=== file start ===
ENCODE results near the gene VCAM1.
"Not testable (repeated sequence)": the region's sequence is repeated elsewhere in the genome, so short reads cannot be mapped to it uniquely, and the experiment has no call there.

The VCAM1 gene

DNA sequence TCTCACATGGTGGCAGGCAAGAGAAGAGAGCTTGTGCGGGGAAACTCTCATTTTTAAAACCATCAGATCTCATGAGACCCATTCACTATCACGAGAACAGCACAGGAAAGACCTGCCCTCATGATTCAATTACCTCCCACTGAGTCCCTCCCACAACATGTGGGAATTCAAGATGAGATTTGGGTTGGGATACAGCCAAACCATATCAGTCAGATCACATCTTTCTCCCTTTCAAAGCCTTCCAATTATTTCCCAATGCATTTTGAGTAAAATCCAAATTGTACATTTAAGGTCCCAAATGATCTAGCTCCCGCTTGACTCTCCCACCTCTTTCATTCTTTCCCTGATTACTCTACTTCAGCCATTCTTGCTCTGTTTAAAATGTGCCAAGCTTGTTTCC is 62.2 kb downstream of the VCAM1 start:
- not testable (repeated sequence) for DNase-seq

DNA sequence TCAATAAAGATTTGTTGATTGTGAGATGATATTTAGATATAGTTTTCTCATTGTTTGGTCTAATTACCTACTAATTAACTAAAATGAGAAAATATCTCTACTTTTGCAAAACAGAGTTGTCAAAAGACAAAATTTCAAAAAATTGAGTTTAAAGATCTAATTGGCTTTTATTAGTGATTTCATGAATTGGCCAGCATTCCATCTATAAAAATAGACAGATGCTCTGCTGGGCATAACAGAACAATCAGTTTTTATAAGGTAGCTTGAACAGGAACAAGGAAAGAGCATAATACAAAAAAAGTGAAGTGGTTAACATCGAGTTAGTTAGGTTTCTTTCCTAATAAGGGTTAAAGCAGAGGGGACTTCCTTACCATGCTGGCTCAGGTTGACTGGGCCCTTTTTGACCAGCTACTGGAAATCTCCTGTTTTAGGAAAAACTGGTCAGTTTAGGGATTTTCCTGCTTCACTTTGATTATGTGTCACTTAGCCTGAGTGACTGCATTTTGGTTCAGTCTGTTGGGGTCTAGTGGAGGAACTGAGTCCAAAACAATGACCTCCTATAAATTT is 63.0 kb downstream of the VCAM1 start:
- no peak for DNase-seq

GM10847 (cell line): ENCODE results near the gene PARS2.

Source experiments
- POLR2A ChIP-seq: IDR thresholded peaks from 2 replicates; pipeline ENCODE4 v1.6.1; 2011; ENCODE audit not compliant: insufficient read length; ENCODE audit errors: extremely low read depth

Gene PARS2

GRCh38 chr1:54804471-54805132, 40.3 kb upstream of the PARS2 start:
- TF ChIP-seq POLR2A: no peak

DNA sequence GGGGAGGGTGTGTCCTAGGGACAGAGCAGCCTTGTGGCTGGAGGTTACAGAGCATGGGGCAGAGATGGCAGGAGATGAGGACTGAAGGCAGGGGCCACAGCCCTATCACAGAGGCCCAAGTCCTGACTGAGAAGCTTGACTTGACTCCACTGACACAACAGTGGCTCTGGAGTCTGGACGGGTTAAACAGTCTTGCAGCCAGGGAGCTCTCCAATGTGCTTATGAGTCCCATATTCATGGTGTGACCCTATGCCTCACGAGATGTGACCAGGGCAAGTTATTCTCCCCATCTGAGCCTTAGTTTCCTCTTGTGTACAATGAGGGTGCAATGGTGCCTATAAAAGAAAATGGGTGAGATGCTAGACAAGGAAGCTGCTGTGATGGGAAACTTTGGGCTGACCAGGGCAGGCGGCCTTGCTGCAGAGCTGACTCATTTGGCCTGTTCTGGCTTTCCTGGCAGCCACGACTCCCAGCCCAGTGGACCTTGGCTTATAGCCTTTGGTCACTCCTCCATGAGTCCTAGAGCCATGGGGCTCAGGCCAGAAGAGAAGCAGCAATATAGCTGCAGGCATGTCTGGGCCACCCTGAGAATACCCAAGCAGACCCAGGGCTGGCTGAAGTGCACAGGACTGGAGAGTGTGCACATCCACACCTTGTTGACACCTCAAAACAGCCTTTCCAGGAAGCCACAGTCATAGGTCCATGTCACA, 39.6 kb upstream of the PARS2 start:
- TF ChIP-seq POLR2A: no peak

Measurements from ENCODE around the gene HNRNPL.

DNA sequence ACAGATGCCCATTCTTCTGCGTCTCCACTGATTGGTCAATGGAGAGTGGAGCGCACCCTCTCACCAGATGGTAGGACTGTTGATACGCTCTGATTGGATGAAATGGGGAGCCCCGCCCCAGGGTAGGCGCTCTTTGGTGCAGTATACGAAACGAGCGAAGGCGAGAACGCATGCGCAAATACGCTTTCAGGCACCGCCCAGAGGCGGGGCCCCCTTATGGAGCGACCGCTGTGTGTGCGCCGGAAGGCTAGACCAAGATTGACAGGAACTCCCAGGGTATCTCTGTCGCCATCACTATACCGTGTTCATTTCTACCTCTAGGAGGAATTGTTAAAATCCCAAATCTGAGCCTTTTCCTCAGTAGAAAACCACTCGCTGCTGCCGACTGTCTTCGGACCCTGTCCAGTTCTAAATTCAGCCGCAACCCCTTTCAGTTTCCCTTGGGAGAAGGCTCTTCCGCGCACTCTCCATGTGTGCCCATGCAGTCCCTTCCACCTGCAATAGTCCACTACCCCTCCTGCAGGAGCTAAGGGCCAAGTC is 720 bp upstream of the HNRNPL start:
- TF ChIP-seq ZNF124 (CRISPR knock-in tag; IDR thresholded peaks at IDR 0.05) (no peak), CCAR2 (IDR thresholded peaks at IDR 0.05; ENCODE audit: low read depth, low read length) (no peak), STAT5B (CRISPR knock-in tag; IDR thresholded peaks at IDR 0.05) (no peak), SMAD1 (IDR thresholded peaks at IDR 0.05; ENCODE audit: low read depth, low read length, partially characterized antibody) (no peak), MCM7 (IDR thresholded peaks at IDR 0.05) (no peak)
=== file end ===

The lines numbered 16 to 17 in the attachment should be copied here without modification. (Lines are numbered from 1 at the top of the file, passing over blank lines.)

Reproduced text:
Measurements from ENCODE around the gene HNRNPL.

DNA sequence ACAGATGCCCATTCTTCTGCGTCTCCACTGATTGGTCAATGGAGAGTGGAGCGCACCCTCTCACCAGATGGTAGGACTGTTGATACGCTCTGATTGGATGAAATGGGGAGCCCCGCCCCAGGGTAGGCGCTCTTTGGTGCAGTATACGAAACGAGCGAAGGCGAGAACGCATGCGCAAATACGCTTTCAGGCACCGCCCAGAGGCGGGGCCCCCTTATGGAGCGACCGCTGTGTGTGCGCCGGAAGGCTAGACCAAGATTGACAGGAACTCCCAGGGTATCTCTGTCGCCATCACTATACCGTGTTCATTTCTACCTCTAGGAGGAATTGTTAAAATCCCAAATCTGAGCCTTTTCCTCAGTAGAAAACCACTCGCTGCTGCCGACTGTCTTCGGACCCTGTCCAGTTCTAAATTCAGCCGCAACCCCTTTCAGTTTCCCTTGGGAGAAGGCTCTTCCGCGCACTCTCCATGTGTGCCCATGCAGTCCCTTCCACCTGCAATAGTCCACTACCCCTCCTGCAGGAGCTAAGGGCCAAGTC is 720 bp upstream of the HNRNPL start: